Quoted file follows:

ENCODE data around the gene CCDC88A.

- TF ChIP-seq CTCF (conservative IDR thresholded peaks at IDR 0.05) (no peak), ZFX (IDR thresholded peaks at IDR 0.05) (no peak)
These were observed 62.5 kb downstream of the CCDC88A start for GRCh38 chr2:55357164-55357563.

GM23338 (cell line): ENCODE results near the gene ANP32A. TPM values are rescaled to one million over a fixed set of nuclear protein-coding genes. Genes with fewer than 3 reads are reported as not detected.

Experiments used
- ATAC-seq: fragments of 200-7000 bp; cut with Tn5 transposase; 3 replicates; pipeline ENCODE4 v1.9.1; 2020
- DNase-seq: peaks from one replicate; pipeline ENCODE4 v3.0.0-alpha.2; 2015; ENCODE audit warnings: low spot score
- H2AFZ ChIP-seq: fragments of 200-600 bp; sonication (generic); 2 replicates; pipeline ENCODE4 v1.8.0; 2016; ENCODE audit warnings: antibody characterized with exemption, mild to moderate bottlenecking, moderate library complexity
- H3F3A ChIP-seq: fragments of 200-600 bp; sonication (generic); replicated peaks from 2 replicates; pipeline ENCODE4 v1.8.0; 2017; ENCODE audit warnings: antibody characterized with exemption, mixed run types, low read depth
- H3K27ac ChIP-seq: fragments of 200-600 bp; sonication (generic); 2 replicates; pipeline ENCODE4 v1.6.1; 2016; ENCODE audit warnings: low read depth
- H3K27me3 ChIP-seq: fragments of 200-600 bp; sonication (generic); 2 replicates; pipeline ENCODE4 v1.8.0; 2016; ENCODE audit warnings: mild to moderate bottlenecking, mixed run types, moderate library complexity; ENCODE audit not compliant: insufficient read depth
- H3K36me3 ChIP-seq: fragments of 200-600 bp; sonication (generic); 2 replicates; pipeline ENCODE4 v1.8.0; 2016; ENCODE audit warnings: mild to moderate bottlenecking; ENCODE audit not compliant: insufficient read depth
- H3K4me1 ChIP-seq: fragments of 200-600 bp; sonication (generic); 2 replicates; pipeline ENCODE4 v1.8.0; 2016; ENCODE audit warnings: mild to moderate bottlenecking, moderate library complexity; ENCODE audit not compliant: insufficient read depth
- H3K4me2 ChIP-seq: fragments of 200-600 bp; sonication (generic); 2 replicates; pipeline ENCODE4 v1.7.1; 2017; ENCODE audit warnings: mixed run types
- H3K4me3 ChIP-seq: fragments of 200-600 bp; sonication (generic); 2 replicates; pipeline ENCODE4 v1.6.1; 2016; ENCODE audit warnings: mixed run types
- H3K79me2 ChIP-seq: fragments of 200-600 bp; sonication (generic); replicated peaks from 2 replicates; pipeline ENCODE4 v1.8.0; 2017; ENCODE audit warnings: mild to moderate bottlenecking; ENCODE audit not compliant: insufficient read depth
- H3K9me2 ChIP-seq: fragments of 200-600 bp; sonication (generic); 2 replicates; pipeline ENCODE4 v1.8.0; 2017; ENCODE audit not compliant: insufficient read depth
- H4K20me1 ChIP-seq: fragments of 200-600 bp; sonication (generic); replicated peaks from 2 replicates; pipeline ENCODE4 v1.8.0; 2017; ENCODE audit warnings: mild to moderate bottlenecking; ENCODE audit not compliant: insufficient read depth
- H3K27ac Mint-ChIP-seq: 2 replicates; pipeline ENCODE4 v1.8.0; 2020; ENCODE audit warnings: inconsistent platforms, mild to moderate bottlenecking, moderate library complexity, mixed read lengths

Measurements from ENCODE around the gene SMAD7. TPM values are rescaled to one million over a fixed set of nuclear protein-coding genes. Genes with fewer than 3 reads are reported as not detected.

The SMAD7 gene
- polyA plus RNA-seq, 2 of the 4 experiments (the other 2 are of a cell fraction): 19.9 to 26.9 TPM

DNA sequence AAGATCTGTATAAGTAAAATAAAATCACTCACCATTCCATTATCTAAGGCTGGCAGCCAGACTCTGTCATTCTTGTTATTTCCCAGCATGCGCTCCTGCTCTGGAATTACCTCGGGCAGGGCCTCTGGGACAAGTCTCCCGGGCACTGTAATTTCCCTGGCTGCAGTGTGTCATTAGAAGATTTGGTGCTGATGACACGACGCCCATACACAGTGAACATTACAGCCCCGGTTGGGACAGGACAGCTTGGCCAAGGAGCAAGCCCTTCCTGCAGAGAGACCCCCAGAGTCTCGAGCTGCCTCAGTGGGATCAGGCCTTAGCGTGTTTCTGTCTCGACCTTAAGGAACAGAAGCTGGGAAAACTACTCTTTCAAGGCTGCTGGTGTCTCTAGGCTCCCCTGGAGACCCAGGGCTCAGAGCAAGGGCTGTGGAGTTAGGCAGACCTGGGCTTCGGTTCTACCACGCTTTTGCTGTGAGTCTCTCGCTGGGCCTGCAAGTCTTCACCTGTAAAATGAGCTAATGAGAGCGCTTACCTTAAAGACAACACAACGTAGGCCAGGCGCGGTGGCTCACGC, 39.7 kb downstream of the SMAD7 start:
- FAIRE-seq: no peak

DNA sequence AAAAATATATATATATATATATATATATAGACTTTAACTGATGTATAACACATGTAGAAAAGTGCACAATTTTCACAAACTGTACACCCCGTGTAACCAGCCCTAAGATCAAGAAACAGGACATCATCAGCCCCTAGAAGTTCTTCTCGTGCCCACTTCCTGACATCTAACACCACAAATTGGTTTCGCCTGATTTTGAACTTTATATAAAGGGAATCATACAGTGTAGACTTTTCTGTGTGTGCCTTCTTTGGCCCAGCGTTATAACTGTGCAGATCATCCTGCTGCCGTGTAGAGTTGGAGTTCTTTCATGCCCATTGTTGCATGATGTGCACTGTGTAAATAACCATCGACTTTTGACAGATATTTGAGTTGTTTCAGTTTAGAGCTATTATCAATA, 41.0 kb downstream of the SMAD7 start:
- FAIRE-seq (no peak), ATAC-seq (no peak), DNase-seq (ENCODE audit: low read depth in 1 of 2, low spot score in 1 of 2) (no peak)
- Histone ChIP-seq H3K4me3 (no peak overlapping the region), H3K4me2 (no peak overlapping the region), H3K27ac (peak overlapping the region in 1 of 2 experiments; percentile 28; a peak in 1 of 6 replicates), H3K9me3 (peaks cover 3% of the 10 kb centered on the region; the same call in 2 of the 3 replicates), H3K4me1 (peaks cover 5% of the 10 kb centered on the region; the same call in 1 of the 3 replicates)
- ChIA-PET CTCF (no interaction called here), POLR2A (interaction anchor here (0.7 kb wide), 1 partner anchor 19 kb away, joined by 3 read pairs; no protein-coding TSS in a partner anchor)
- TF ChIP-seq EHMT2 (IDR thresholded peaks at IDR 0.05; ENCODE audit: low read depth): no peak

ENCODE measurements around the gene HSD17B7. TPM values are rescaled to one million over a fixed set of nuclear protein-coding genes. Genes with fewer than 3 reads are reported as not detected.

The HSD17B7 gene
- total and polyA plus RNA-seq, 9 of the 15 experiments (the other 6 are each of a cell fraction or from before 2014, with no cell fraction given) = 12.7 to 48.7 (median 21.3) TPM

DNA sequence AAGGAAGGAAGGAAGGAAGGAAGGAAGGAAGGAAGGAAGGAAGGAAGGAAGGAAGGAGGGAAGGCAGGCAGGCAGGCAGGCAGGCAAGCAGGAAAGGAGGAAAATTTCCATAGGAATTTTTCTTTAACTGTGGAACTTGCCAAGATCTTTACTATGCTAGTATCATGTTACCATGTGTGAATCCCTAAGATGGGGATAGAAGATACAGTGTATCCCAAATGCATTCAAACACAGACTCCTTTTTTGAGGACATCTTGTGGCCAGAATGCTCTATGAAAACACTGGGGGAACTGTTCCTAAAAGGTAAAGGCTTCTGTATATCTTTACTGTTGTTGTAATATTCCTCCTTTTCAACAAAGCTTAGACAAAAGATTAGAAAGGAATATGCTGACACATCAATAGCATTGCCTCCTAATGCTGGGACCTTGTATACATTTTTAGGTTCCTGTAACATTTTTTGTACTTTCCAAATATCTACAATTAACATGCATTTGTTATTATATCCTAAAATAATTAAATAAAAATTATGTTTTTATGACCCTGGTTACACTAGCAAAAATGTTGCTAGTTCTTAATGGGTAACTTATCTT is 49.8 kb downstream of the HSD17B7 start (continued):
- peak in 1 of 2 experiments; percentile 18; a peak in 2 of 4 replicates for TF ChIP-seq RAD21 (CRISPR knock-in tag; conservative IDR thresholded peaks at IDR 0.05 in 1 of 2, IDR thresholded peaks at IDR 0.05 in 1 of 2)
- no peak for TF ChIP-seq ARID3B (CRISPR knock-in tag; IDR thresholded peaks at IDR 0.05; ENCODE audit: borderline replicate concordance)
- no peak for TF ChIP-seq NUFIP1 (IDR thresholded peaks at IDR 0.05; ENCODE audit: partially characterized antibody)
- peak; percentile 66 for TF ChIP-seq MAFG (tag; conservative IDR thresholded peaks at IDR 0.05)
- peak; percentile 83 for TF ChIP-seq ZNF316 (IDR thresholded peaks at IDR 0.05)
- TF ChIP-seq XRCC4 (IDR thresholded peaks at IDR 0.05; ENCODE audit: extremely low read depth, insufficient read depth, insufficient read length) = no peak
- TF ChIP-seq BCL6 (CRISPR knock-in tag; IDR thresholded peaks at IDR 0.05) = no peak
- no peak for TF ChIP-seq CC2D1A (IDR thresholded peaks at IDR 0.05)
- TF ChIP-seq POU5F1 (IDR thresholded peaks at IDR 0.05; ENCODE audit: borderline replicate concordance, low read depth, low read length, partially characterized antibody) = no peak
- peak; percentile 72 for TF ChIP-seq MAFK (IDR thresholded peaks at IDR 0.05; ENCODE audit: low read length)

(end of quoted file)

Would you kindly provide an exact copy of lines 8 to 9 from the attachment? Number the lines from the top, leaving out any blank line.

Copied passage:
- H2AFZ ChIP-seq: fragments of 200-600 bp; sonication (generic); 2 replicates; pipeline ENCODE4 v1.8.0; 2016; ENCODE audit warnings: antibody characterized with exemption, mild to moderate bottlenecking, moderate library complexity
- H3F3A ChIP-seq: fragments of 200-600 bp; sonication (generic); replicated peaks from 2 replicates; pipeline ENCODE4 v1.8.0; 2017; ENCODE audit warnings: antibody characterized with exemption, mixed run types, low read depth